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Former Marine Sergeant Who Served In Afghanistan Shares Concerns For Fellow Veterans As Chaos Unfolds

Afghanistan Airport
Hundreds of people gather outside the international airport in Kabul, Afghanistan, Tuesday, Aug. 17, 2021. The Taliban declared an “amnesty” across Afghanistan and urged women to join their government Tuesday, seeking to convince a wary population that they have changed a day after deadly chaos gripped the main airport as desperate crowds tried to flee the country. (AP Photo)

Scenes of chaos at Kabul's Hamid Karzai International Airport on Monday as crowds of people rushed the runway, attempting to flee the country. Over the weekend, headline after headline broadcast the latest gains by Taliban fighters as Afghan cities toppled in the final days of the U.S. withdrawal.

Afghanistan war veterans are watching the devastating events unfold, recalling their service, their friends lost in combat and worrying for the safety of the Afghan people. Ashleigh Byrnes served in Afghanistan as a combat correspondent.

"There are Afghan people that I talked to, that I interacted with, I don't have any way of knowing what's happened to them," Byrnes says. "They've left an impression on me, and I have no way of knowing whether they're dead or alive, whether they are stuck in Afghanistan, or got out. I guess really all I can do at this point is, is pray that that something terrible and tragic hasn't befallen them."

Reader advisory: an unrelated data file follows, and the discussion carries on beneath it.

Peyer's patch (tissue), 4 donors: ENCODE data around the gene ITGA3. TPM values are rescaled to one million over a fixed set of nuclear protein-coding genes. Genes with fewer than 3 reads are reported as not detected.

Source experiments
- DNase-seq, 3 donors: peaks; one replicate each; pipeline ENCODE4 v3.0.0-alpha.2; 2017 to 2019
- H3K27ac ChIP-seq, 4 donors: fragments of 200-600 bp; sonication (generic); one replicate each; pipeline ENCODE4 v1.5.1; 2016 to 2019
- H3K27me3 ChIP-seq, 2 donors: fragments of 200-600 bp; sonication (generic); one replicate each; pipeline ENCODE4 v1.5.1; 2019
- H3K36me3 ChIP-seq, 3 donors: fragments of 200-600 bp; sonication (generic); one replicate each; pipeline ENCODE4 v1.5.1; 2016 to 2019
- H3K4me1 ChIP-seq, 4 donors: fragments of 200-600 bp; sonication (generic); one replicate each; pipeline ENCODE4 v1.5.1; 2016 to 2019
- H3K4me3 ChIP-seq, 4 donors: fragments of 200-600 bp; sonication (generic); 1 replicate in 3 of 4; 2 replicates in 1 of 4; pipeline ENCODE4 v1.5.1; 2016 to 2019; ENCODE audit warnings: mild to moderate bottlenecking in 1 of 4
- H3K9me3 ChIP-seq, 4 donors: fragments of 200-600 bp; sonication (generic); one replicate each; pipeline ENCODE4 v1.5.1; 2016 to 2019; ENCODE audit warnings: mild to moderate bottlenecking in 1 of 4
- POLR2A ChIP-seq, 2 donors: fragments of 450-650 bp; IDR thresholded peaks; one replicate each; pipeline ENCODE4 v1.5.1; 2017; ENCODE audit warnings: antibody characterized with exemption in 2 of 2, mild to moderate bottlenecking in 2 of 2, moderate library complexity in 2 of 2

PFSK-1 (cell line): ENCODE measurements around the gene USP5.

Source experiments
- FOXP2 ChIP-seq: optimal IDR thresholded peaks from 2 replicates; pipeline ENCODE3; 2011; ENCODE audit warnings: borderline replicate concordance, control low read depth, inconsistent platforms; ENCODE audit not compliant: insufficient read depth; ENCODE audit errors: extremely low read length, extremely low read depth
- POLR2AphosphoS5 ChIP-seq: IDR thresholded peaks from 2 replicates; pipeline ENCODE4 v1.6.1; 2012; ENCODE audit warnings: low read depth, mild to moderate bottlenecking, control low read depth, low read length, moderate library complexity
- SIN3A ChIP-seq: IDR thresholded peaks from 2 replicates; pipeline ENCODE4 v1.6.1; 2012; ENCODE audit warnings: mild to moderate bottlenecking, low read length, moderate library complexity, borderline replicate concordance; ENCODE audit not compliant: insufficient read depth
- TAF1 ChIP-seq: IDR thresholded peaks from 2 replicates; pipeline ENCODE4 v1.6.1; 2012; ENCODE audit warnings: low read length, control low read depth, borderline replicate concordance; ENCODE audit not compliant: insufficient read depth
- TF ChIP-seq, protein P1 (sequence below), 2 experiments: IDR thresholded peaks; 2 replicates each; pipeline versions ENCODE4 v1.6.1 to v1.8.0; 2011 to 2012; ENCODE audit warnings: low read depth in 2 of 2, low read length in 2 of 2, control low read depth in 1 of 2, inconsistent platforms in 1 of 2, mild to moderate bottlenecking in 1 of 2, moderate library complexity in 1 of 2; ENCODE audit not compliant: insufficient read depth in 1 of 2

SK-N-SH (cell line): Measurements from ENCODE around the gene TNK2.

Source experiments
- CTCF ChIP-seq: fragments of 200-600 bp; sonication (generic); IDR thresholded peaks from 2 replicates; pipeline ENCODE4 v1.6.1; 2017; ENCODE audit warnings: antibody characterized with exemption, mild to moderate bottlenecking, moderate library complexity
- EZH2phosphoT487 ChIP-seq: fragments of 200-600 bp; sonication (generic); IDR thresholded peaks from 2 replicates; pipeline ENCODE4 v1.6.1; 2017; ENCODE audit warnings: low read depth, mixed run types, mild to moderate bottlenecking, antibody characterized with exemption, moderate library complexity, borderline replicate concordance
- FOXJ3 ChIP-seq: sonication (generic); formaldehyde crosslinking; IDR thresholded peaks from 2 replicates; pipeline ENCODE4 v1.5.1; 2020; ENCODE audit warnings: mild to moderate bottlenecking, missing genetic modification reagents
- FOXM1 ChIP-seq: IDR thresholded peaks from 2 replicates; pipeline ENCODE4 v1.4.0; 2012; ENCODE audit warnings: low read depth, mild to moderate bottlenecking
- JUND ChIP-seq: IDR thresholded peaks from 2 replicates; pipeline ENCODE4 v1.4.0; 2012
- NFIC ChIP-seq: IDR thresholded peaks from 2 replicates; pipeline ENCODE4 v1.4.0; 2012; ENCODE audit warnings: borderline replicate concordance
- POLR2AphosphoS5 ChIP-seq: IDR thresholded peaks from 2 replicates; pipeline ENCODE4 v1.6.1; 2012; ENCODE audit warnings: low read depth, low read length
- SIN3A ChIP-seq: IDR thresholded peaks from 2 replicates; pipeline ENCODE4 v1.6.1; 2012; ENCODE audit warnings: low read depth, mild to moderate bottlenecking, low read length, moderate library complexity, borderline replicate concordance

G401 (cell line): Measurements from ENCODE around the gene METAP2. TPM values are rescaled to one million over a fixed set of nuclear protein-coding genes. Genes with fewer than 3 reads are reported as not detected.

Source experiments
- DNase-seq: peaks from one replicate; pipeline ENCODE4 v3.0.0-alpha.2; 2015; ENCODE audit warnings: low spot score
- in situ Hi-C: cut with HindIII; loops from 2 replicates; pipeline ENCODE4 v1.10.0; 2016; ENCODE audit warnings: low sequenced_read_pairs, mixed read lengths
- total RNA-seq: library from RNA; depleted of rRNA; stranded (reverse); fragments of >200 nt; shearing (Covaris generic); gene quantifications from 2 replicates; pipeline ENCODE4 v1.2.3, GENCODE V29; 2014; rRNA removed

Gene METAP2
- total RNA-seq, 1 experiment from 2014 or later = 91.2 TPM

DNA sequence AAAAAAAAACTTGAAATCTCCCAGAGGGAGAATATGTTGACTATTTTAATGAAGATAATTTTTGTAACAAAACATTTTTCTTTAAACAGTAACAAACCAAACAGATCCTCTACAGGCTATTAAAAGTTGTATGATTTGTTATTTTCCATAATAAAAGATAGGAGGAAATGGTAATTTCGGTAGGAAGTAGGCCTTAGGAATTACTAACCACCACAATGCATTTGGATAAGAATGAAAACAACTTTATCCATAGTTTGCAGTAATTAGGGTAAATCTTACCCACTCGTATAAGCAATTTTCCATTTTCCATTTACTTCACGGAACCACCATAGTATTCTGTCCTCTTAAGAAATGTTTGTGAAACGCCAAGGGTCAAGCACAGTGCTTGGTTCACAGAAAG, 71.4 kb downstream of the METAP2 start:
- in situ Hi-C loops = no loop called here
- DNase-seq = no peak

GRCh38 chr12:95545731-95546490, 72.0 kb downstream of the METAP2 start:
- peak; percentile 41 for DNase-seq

Byrnes is the deputy national communications director for Disabled American Veterans or DAV. As she hears from veterans coping with the latest headlines she's particularly concerned about their mental health.

"There's got to be a lot of people out there that are struggling, and I want to make sure that we're able to connect them with the resources that they need, especially coming off of this this year of isolation."

If are a veteran in crisis or concerned about one you can call the Veterans Crisis Line at 1-800-273-8255. Also check out the VA Mental Health Services Guide, it will help you sign up and access mental health services.

Joining Cincinnati Edition to discuss the withdrawal from Afghanistan is Disabled American Veterans Deputy National Communications Director Ashleigh Byrnes who served in Afghanistan as Marine Sergeant.

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